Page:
Skip to main content

You make this possible. Support our independent, nonprofit newsroom today.

Give Now

'Nature is speaking': How the Palouse inspired a unique soundscape composition

The Palouse, Eastern Washington, Pullman
Enlarge Icon

Yii Kah Hoe, a Malaysian composer, soundscape artist, and current Fulbright Scholar in Residence at Washington State University incorporated the sounds of the Palouse into his latest composition, "Of This Land."

Do you ever wonder what snow sounds like? Not just the stillness of empty roads, but the physical phenomena of snow hitting the ground?

You probably can’t hear that and most people have probably never thought of trying. Most people aren’t Yii Kah Hoe, who succeeded in recording that noise using specialized, waterproof microphones.

"Microphones that will be pick up many details and information of the snow dropping sounds," Yii said. He describes the sound as being almost like white noise.

Yii Kah Hoe is a Malaysian composer and Fulbright Scholar in Residence at Washington State University. When he moved to Pullman this August, snow was totally new to him.

He regularly makes field recordings of his surroundings, so recording that snow was a must.

He has a YouTube channel with field recordings from all over the Palouse, like the sound of melting snow at Elk River, or contact mics on creaking tree, or "Persona," a sound sculpture on the campus of WSU.

These recordings became the groundwork for his latest composition, "Of This Land."

For the piece, Yii wove the field recordings with English Horn and a baritone singer.

He said he chose the English horn for two reasons. First: It was similar to the sound sculpture.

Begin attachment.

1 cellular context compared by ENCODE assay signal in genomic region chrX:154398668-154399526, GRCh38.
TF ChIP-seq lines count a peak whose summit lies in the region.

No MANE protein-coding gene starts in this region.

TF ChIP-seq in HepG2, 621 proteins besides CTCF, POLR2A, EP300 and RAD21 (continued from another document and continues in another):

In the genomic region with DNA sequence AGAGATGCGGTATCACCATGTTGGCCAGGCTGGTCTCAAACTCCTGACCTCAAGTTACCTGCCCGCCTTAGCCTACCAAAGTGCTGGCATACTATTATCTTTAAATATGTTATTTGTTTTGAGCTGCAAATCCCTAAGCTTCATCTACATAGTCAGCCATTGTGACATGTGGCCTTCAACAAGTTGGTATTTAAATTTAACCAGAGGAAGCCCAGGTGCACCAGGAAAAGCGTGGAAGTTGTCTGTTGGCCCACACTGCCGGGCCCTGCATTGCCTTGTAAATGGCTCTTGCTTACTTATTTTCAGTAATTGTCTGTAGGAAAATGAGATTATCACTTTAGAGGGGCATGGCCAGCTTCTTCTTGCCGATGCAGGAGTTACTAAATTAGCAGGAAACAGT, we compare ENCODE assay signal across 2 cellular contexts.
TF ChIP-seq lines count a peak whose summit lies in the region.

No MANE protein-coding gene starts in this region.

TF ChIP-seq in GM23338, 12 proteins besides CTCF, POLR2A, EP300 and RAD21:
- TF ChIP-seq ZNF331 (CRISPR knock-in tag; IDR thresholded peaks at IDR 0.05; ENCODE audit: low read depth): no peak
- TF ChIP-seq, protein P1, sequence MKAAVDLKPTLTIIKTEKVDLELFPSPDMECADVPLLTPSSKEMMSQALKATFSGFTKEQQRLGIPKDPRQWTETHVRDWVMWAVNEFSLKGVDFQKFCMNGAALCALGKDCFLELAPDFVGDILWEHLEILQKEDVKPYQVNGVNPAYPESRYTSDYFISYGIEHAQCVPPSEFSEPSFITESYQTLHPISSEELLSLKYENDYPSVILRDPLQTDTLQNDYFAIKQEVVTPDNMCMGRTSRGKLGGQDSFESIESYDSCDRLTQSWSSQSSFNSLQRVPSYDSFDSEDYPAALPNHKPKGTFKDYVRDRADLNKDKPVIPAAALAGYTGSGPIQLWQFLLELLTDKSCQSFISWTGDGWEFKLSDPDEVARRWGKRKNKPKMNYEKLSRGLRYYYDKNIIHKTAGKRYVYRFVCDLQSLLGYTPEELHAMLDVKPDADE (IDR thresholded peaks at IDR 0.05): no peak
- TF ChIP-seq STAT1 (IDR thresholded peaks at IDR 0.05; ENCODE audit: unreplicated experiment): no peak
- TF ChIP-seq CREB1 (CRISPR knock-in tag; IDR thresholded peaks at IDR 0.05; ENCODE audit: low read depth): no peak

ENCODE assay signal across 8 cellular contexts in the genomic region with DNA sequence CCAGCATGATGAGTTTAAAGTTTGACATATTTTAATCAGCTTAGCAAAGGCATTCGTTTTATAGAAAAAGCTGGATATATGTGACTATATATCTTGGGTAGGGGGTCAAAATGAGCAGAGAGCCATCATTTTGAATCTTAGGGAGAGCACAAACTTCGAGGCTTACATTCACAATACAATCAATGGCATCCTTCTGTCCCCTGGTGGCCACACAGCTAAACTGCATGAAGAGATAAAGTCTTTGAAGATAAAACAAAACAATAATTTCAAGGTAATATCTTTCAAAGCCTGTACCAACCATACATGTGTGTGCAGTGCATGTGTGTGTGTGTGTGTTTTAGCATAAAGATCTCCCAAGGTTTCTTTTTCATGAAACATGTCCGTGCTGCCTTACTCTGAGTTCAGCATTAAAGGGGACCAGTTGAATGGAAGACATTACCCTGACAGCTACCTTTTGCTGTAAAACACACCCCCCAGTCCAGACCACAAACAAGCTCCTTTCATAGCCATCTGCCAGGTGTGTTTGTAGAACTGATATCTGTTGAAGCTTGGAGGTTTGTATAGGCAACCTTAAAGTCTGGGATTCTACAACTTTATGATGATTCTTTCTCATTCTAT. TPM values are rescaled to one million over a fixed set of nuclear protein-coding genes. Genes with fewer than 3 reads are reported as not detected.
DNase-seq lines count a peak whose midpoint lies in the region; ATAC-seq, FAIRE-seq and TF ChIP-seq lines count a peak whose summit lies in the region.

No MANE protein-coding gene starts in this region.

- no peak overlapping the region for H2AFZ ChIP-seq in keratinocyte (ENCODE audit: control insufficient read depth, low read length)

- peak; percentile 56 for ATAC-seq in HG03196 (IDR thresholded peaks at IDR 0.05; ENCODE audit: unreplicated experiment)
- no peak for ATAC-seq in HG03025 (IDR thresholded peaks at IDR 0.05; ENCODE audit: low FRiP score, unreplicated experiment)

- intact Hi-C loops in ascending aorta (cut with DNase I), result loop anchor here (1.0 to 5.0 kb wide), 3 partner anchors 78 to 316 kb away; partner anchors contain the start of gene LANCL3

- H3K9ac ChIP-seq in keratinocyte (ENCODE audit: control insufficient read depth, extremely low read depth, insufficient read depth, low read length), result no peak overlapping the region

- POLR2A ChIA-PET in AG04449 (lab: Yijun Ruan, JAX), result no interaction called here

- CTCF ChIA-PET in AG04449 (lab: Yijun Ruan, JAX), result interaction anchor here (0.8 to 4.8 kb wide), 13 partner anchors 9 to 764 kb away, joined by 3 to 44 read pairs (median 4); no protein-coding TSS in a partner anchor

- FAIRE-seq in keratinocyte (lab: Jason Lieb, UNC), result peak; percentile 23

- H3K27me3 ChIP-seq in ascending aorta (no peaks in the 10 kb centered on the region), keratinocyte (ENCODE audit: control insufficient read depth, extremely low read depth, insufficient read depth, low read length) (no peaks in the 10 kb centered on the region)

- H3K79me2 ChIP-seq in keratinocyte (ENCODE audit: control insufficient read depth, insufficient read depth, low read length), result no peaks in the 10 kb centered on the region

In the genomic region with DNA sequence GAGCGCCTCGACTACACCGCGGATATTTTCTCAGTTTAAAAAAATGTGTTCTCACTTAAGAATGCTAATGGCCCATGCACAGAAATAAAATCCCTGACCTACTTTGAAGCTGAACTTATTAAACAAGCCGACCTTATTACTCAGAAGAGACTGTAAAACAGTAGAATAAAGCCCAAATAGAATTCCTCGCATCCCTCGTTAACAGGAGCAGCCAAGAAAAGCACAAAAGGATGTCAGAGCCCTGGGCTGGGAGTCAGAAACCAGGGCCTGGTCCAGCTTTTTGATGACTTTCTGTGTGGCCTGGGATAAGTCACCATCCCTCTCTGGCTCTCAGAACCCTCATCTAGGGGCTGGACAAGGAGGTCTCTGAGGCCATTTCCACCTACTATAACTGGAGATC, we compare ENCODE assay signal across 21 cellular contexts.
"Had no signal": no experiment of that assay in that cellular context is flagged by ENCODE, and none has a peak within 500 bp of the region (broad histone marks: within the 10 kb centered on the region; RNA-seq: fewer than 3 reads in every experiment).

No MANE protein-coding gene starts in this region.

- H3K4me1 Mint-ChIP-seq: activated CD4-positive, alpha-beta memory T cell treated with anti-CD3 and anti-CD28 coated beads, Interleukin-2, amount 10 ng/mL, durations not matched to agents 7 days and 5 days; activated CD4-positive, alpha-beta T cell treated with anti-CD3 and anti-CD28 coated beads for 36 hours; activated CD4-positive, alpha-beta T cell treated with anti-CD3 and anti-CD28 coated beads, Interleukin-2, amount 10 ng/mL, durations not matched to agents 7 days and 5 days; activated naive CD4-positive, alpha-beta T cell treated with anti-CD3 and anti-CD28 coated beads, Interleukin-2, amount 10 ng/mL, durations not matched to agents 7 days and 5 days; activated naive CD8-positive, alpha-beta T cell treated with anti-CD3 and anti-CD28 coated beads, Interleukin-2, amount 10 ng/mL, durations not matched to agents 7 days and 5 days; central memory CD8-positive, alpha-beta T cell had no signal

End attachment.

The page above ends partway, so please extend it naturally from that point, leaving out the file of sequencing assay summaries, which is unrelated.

"I like the sound quality of the English horn, and also because the melody and the motif of the music that I composed is inspired by the sound sculptures that I heard," said Yii, who wrote the English horn to work in tandem with the sculpture recording.

The other reason he chose the English horn is because it has special meaning for him. His friend, Keri McCarthy, is an oboe professor at WSU and a longtime collaborator with Yii. McCarthy is also the director of the School of Music at WSU. McCarthy describes Yii's work as very active in rhythm and pitch.

"There are a lot of notes that get in between the bigger notes, for example, lots of ornamentation, lots of reflection of traditional musics from Asia; this piece was really different," McCarthy said.

McCarthy added that one notable aspect of the piece is the way the baritone voice and the English horn interact.

"Sort of in a more reflective, conversational element than would be common and I just loved it," McCarthy said.

"Of This Land" incorporates many of Yii’s big ideas about space and sound. The piece was performed in the Elson S. Floyd cultural center, a round building with multiple levels. McCarthy played the English horn on one level. Baritone singer Aaron Agulay stood on another.

Audience members were the performers in the final section of the piece. They played Yii’s field recordings on their phones and as they moved around the space, a microphone captured the recordings and projected them back at the audience.

McCarthy said the mix of field recordings gave the piece a sense of place, a grounding in the Inland Northwest, and a connection to the world outside the performance.

"He captured all of these different sounds from 15 or 20 different places across the Palouse, creating this piece that allows for the listener to really engage with their own lived environment in a way that is intentional and focused for 20 minutes at a time," McCarthy explained. "And then to hear this beautiful baritone voice and English horn playing come out of that."

Yii uses his field recordings and composition to raise awareness about environmental degradation.

When he travels, he notices changes in soundscapes. On the island of Borneo, where he is from, the only noticeable change in seasons is the amount of rain.

"The soundscape of Borneo’s rainforest has more biodiversity if compared to the sounds of Pullman and Idaho," Yii said. "That doesn't mean the sounds for Pullman and Idaho are less interesting. In fact, I had a great time listening to the soundscape as the seasons change from the fall to the winter."

To Yii, field recording isn’t just capturing the sound of snow falling — it’s a way of giving the natural world a voice and a chance to advocate for itself. What it is saying is up for the audience to decide.

"I just want to emphasize that the nature is speaking and there must be some message behind [it]. We humans need to listen carefully," he said.

Why you can trust KUOW